Recent reports indicate increased mortality in women owing to cardiovascular diseases necessitating more gender-based studies. It is hypothesized that women have variable hemostatic responses to anticoagulant drugs.Materials & methods:
The hemostatic responses in healthy males (n = 10) and females (n = 10) were evaluated by performing various assays in the presence of anticoagulant drugs. Citrated whole blood from healthy volunteers (n = 20) was supplemented with rivaroxaban (final concentration [FC] = 0.3 µg/ml) and enoxaparin (FC =5 µg/ml).Results:
Differences between males and females were noted in the whole blood activated partial thromboplastin time (p = 0.0442) and Heptest® (p = 0.0345) assays in the saline control values. In the plasma system, rivaroxaban at a FC of 0.3 µg/ml and enoxaparin at 5 µg/ml showed a gender-based difference in the Heptest (p = 0.0423). Females showed faster fibrin formation than males. In the plasma system, plasminogen activator inhibitor-1 and domain-dimer assays (American Diagnostica, CT, USA) were performed with domain-dimer showing differences (p = 0.035). In the von Willebrand factor multimers, only band 5 showed differences (p = 0.032). Gender-based differences were observed.Conclusion:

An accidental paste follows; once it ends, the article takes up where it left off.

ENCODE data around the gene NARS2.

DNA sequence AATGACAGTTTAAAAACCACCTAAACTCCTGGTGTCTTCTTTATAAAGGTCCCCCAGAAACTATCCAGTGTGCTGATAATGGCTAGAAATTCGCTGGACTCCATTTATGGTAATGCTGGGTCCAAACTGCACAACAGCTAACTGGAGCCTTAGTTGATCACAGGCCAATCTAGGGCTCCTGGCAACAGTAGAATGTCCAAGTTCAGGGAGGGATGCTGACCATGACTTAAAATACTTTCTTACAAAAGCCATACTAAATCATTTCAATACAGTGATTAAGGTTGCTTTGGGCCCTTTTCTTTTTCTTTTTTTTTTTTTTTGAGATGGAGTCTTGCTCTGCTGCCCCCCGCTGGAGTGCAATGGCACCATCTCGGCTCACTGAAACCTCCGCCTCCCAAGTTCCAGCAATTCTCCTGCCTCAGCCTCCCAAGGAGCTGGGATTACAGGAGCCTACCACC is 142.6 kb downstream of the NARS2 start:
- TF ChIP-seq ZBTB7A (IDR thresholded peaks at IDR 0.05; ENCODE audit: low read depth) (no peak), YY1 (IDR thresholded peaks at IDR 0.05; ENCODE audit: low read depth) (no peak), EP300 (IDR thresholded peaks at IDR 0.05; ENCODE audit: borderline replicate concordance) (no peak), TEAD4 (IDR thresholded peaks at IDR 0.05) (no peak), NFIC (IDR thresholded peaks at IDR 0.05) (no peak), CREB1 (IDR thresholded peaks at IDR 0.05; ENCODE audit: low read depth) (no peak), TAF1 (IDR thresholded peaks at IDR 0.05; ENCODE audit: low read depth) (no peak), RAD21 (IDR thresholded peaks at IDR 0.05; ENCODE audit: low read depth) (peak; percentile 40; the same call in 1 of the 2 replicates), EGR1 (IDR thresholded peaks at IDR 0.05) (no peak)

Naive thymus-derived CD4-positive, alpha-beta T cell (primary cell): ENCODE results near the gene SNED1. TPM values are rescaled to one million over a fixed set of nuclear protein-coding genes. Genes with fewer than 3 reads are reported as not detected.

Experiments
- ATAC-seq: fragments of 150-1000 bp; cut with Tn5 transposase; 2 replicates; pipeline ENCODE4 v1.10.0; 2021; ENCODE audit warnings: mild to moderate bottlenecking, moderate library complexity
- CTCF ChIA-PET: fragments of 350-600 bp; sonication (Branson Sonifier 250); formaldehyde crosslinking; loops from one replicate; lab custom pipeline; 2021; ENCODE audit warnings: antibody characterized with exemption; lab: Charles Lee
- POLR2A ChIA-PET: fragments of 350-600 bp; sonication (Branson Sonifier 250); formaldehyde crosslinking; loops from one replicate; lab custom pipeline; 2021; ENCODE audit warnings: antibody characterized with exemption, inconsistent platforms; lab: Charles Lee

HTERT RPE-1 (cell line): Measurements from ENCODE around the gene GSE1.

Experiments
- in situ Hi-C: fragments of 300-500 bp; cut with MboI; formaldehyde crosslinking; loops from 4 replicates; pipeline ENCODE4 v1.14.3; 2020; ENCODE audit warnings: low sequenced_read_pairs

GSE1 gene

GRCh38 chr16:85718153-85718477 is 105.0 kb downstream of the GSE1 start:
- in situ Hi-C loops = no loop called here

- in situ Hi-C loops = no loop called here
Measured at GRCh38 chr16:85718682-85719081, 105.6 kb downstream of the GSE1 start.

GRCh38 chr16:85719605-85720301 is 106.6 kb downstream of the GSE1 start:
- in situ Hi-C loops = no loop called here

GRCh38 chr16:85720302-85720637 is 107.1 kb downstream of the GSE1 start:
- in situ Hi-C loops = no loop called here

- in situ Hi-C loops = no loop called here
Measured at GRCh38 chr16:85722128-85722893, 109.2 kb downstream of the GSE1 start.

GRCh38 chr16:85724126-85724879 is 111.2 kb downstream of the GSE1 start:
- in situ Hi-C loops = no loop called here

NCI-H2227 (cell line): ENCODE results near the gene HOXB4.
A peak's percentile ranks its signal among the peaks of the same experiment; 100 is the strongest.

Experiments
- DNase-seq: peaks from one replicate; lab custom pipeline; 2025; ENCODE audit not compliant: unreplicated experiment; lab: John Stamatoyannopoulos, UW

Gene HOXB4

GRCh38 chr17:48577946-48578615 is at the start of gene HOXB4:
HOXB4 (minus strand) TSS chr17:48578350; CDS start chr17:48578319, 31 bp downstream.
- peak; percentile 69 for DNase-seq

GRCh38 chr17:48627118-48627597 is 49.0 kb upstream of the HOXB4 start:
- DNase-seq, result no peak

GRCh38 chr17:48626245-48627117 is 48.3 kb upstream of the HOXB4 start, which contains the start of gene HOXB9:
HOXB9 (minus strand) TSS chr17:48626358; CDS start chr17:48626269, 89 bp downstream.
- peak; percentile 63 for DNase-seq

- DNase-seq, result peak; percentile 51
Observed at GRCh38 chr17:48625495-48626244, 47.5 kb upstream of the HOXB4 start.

Careful adjustment of the dosages of anticoagulant drugs may be necessary to avoid bleeding or thrombosis.